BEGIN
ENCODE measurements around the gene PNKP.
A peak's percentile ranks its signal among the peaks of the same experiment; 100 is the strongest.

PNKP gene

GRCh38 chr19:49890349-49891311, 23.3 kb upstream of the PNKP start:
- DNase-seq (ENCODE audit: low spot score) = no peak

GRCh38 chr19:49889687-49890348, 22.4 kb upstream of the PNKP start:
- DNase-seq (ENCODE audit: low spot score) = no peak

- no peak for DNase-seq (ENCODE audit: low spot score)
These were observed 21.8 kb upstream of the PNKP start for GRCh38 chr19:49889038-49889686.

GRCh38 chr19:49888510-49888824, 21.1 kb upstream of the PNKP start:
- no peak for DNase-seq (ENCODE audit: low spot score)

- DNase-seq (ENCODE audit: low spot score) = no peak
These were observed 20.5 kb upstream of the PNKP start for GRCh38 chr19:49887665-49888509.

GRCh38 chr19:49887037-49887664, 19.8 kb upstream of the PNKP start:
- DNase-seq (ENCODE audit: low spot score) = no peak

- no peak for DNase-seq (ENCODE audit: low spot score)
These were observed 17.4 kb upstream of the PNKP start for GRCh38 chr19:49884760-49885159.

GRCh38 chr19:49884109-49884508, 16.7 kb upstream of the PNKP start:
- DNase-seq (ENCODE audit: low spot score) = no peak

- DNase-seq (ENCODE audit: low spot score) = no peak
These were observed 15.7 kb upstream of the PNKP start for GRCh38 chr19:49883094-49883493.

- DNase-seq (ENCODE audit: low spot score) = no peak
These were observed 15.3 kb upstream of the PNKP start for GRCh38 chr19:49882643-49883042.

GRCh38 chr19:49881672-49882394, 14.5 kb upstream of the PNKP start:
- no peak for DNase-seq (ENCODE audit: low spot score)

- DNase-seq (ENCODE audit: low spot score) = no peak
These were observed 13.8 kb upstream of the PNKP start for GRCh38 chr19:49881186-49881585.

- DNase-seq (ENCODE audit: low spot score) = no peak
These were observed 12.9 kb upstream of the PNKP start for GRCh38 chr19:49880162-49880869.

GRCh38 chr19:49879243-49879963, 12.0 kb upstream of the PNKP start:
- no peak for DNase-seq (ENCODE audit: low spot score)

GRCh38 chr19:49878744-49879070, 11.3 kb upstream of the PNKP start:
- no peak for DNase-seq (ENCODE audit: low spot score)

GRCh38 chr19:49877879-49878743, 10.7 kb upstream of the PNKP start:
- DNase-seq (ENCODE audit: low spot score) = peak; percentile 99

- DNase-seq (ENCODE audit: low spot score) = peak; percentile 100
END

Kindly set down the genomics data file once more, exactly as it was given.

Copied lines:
ENCODE measurements around the gene PNKP.
A peak's percentile ranks its signal among the peaks of the same experiment; 100 is the strongest.

PNKP gene

GRCh38 chr19:49890349-49891311, 23.3 kb upstream of the PNKP start:
- DNase-seq (ENCODE audit: low spot score) = no peak

GRCh38 chr19:49889687-49890348, 22.4 kb upstream of the PNKP start:
- DNase-seq (ENCODE audit: low spot score) = no peak

- no peak for DNase-seq (ENCODE audit: low spot score)
These were observed 21.8 kb upstream of the PNKP start for GRCh38 chr19:49889038-49889686.

GRCh38 chr19:49888510-49888824, 21.1 kb upstream of the PNKP start:
- no peak for DNase-seq (ENCODE audit: low spot score)

- DNase-seq (ENCODE audit: low spot score) = no peak
These were observed 20.5 kb upstream of the PNKP start for GRCh38 chr19:49887665-49888509.

GRCh38 chr19:49887037-49887664, 19.8 kb upstream of the PNKP start:
- DNase-seq (ENCODE audit: low spot score) = no peak

- no peak for DNase-seq (ENCODE audit: low spot score)
These were observed 17.4 kb upstream of the PNKP start for GRCh38 chr19:49884760-49885159.

GRCh38 chr19:49884109-49884508, 16.7 kb upstream of the PNKP start:
- DNase-seq (ENCODE audit: low spot score) = no peak

- DNase-seq (ENCODE audit: low spot score) = no peak
These were observed 15.7 kb upstream of the PNKP start for GRCh38 chr19:49883094-49883493.

- DNase-seq (ENCODE audit: low spot score) = no peak
These were observed 15.3 kb upstream of the PNKP start for GRCh38 chr19:49882643-49883042.

GRCh38 chr19:49881672-49882394, 14.5 kb upstream of the PNKP start:
- no peak for DNase-seq (ENCODE audit: low spot score)

- DNase-seq (ENCODE audit: low spot score) = no peak
These were observed 13.8 kb upstream of the PNKP start for GRCh38 chr19:49881186-49881585.

- DNase-seq (ENCODE audit: low spot score) = no peak
These were observed 12.9 kb upstream of the PNKP start for GRCh38 chr19:49880162-49880869.

GRCh38 chr19:49879243-49879963, 12.0 kb upstream of the PNKP start:
- no peak for DNase-seq (ENCODE audit: low spot score)

GRCh38 chr19:49878744-49879070, 11.3 kb upstream of the PNKP start:
- no peak for DNase-seq (ENCODE audit: low spot score)

GRCh38 chr19:49877879-49878743, 10.7 kb upstream of the PNKP start:
- DNase-seq (ENCODE audit: low spot score) = peak; percentile 99

- DNase-seq (ENCODE audit: low spot score) = peak; percentile 100